Capturing the sustainment metrics as outcomes in a PWS can be facilitated by the use of automated tools, such as the Acquisition Requirements Roadmap Tool (ARRT). The ARRT is a set of automated tools to assist the workforce in writing performance-based requirements for services contracts following the Requirements Roadmap process. ARRT is a Microsoft Office application that generates Microsoft Word documents. A planned new tool includes an integrated product support element PWS template. The ARRT is on the DAU Service Acquisition Mall (SAM) website. **NOTE: As of FY24, the ARRT is offline. Please check back for updates.**


Metrics - The life cycle sustainment outcome metrics required by the Joint Requirements Oversight Council (JROC) include:

As programs progress from acquisition and fielding to sustainment, these four metrics are used to monitor and measure performance. In addition to these mandated metrics, the PSM usually adopts a variety of lower-level metrics that are consistent with the support provider scope of responsibility and which link back to the top-level warfighter requirements. The DoD PBL Guidebook includes a section on building linkages between various levels of metrics, plus a robust appendix with a comprehensive listing of metrics.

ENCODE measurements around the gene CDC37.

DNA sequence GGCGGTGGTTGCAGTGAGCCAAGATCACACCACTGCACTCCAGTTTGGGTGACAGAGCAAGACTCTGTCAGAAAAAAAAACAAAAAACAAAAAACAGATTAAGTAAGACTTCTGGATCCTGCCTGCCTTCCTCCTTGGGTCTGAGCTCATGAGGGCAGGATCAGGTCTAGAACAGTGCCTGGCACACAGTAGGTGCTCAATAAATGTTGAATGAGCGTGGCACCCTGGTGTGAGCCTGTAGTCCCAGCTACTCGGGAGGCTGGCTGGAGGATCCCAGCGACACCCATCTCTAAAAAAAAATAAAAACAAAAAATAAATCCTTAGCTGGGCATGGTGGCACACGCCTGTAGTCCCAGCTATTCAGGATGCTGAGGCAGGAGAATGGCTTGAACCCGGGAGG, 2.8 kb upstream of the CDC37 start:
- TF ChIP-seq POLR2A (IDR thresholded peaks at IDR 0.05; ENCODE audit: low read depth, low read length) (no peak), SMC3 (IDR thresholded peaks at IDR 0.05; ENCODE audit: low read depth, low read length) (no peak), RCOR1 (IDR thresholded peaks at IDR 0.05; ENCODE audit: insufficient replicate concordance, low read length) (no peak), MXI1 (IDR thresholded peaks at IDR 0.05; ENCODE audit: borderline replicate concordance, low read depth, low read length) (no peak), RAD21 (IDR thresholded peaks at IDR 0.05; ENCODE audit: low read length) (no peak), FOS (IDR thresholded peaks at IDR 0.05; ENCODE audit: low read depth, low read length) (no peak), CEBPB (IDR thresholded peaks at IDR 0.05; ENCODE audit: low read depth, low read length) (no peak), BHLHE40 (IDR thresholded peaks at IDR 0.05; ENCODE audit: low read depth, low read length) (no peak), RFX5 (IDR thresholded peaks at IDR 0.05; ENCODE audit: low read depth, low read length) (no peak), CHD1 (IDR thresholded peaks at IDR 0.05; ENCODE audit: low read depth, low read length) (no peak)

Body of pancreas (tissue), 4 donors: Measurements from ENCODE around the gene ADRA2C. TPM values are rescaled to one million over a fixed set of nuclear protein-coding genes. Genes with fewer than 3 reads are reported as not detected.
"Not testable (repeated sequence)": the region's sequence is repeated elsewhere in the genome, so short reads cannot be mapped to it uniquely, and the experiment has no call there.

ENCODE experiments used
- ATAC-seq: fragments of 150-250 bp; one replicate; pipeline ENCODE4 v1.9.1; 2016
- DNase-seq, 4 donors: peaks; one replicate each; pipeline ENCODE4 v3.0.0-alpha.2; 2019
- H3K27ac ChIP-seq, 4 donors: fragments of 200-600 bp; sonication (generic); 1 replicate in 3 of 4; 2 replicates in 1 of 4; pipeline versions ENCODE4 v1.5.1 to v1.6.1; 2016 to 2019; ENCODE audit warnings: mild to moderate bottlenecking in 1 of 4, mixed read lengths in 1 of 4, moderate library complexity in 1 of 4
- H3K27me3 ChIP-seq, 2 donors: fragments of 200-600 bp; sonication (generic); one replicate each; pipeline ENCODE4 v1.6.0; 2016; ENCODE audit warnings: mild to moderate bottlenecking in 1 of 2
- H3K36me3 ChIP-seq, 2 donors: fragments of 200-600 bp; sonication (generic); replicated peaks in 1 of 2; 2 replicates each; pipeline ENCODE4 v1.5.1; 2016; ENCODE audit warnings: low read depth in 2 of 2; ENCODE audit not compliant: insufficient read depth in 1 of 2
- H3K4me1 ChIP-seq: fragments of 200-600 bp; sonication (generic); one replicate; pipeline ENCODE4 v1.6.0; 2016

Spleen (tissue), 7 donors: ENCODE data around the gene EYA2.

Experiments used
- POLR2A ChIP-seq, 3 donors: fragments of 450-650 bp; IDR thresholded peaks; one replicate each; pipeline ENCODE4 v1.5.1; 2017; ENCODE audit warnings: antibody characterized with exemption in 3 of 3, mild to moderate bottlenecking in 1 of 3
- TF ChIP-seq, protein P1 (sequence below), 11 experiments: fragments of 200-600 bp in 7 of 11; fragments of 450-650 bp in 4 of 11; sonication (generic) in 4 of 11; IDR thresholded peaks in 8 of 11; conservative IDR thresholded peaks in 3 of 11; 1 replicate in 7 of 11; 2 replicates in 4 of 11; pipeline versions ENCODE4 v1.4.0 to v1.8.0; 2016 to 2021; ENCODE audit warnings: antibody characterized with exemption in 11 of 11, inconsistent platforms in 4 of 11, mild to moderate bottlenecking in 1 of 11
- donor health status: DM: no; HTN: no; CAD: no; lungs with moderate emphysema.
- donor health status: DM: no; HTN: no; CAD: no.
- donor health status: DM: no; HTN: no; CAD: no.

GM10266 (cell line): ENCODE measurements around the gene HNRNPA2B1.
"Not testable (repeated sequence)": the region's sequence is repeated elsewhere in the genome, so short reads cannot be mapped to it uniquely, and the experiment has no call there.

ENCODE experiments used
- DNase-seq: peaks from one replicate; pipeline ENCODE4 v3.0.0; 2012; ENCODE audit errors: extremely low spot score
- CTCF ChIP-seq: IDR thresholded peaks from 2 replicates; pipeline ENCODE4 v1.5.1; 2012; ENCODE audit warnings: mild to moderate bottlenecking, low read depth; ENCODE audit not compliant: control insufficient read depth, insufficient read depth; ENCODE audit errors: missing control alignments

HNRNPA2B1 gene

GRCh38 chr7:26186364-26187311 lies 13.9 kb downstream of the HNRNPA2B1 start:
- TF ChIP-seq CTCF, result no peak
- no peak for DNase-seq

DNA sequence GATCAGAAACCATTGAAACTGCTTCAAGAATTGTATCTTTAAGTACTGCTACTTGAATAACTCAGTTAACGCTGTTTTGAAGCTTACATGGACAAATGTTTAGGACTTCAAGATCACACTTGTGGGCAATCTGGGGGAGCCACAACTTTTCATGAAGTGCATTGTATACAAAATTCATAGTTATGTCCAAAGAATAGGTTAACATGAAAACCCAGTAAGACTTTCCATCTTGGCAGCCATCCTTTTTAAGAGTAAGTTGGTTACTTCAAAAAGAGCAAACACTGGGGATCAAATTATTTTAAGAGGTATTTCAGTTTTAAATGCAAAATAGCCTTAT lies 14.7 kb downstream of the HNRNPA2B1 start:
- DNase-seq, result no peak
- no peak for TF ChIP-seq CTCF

Contract Incentives and Disincentives - Best practice PBL contracts often use some combination of “carrots and sticks” incentives and disincentives that are tightly aligned, promoting behaviors and outcomes that benefit both the customer and supplier. A PBL contract can be incentivized based on a wide variety of factors to include award fees (cash payments/bonuses) or extended contract terms whereby the contract will be extended if desired outcomes are being achieved. Cost-cutting targets are inherent if a fixed price model is used; the more the supplier cuts costs the more margin they make; contract price adjustments are made at pre-defined timeframes to review costs and re-price the work. However, not all PBL programs are fixed price and as such, any cost plus type contract should include some form of cost savings incentive.